In at least one such product, the cotton fabric is interwoven with threads of silver. Silver is one metal commonly used to shield against electromagnetic radiation.

If silver-lined underwear isn’t your style, you can protect your brain and your genitals with an RF wave, anti-radiation phone case. Several companies manufacture such cases; at least one company states that its cases block 99% of RF wave radiation.

RF waves may not be the only threat your cellphone poses to sperm. You know how people say, it’s not the heat; it’s the humidity. The same is true of cellphones. We know that the slightest increase in scrotal temperature can reduce sperm production. Anything that raises the temperature -- working with a laptop on your lap, wearing tight underwear or clothing, sitting at a desk all day, and even the heat the cellphone generates in your front pocket -- can reduce sperm viability and motility.

Cellphones are a part of modern life. If you or your significant other is worried about the threat it poses to your progeny, there are a few simple things you can do: Buy shirts with a breast pocket to carry your cellphone; buy some silver-lined, loose-fitting underwear; and invest in an anti-radiation phone case. Then relax. That afterglow you’re feeling is radiation-free.

Robert Calandra is an award-winning journalist, book author and playwright. His work has appeared in national and regional magazines and newspapers.
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Source: Medical Daily, Robert Calandra, 02 Nov 2020

SpaceX installation continues to rankle residents
USA Created: 31 Oct 2020
The Colburn SpaceX Services gateway antenna array continues to jangle the nerves of residents.

Bonner County commissioners were peppered with questions Tuesday from Selle Valley residents who contend the installation poses a public health risk which hasn't been properly evaluated.

"There’s no U.S. agency that takes into consideration the cumulative effects from microwave radiation exposure and that our total exposure amount is unknown, especially when you consider the multiple sources of microwave radiation we are being bathed in daily," Robin Hunding told commissioners.

Federal Communications Commission records indicate a radiation hazard analysis was done. The analysis concluded the gateway is not a radiation hazard because it does not exceed the maximum permissible exposure limit of 5 megawatts per square centimeters when averaged over a six-minute period in generally-accessible areas.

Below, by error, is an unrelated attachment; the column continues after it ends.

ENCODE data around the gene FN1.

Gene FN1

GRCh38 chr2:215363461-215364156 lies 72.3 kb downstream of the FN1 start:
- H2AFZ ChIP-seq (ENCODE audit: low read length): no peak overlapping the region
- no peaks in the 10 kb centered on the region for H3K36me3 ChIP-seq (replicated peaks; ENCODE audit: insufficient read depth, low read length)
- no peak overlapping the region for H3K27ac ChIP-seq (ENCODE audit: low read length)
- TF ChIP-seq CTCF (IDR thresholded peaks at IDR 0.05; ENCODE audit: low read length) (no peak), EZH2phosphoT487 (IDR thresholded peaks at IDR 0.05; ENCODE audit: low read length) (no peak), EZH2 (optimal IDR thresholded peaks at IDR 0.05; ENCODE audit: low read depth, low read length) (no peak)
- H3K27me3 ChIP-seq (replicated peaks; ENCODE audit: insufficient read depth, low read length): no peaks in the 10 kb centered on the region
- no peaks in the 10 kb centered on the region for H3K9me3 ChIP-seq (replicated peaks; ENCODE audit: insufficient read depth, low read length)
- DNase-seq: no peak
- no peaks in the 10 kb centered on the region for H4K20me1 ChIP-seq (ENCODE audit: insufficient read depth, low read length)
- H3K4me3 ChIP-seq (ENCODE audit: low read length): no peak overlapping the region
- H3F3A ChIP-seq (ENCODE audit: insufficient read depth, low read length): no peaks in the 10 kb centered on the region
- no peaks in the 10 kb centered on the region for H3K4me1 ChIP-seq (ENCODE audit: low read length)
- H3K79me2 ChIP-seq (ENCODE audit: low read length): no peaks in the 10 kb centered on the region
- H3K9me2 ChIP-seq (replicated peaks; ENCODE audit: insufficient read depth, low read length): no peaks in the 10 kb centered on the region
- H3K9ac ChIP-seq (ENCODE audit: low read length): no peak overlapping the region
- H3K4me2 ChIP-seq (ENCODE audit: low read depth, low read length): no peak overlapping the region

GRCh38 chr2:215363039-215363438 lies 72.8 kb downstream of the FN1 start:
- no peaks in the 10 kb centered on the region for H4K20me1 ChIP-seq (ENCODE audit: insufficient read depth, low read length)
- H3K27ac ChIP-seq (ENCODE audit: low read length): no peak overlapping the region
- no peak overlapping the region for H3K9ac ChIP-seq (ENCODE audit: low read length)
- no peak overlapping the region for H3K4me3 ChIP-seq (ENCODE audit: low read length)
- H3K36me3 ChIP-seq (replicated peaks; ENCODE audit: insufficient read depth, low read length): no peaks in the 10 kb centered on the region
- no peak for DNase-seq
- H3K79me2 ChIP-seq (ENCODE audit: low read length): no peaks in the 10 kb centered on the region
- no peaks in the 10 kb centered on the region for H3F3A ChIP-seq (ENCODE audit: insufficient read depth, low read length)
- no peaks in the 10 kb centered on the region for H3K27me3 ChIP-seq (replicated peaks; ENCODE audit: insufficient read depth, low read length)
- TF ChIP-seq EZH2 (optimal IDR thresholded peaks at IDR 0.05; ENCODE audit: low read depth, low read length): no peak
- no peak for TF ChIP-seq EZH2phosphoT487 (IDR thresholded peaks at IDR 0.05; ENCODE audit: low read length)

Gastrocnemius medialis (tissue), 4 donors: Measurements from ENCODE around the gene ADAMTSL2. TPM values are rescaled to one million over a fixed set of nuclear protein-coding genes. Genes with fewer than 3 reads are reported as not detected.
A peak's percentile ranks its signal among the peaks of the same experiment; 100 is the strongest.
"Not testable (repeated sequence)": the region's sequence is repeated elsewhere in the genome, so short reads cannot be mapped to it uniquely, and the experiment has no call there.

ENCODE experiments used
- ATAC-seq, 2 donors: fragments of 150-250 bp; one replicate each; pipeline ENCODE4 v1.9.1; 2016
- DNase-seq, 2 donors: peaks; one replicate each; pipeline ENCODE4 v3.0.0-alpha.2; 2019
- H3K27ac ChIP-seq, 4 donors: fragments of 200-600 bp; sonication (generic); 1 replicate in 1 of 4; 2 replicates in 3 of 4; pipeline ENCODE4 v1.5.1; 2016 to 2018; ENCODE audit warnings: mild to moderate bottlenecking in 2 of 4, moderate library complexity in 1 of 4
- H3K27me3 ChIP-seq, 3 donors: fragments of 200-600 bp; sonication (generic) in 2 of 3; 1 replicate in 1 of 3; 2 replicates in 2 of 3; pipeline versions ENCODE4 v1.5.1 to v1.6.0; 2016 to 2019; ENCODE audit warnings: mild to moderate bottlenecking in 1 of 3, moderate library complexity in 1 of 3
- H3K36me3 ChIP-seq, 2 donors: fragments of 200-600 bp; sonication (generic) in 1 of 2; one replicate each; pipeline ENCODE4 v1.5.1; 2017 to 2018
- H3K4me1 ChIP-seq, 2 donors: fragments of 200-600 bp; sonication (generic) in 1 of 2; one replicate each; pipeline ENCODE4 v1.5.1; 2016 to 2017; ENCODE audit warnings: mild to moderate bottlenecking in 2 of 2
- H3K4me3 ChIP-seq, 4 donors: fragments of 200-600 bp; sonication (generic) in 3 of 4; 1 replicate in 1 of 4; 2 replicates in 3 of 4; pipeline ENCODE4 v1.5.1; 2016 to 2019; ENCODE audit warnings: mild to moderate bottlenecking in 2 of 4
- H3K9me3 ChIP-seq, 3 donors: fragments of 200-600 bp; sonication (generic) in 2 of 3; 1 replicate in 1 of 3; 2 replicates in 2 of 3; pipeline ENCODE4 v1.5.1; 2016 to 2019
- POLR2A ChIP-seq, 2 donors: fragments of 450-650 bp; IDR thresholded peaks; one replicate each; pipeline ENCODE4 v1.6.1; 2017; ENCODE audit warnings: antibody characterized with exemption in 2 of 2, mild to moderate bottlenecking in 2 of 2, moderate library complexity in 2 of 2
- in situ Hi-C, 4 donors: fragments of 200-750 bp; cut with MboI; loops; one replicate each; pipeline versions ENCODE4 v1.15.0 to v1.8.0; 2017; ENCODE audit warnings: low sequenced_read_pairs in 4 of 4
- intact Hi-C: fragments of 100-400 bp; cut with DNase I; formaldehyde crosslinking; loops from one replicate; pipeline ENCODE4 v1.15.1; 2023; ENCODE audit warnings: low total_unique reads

"This radiation hazard analysis demonstrates that SpaceX Services gateways will not result in unacceptable radiation exposure levels," the report to FCC concludes.

The report also holds the near-field region creates no concern for the general public as they lie in an area where only authorized personnel may enter. The far-field region create no concern for the general public because it develops 130 meters from the antenna at a minimum elevation angle of 25 degrees, an area which also cannot be accessed by the public.

But residents are not swayed by the conclusions in the FAA report

The near field region creates no concern for the general public as they lie behind signage where only authorized personnel may enter. Likewise, the far field region creates no concern for the general public because it develops 130 meters from the antenna at a minimum elevation angle of twenty-five degrees where the general public cannot access.

This analysis demonstrates that the SpaceX Services gateway is not a radiation hazard because it does not exceed the MPE limit of 5 mW/cm2 averaged over a six-minute period in generally-accessible areas.
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Source: Bonner County Daily Bee, KEITH KINNAIRD, 25 Oct 2020

A geek researches 5G: Letter to Greta Thunberg: how 5G contributes to climate change
USA Created: 24 Oct 2020
Last Spring, after I spoke about the Internet’s footprint on a teleconference, I met Miguel Coma, a Belgian engineer. Thanks to the Internet, we have corresponded regularly and taught each other a lot about 5G, the fifth generation of mobile networks. The way he takes responsibility for his part of climate change really inspires me. Let me introduce you.

Dear Greta,

I’ve been a geek from the age of ten, when I started using and programming some of the first personal computers. I am 47 now. I am an engineer because I love technology, but living beings and nature also mean very much to me. I’m married, and I have three children, including two teenagers.

I was very lucky to be raised in a caring family with good values, however my parents did not teach me to think about the environment. At school, our planet’s future was never discussed, either. Meanwhile, I inherited my uncle’s passion for science and technology. I have always loved electronics, space exploration, astronomy, robots and supercomputers. Technology and science never bore me. (Chemistry does—nobody’s perfect.) Technology drives my will to understand and improve the world. Seeing the miracles that people can achieve when technology is used well gives me comfort.

In college, I learned how to build machines, systems and processes. I specialized in electronics and telecommunications. Whenever I talked with other engineers, we never discussed the ecological impacts of building, using or disposing of electronic devices. We focused on making attractive, reliable and affordable products and services. Innovation was all about technology, and only technology. As a student and then an engineer, working for the telecom industry (until twelve years ago), I never met experts in environmental or biological sciences.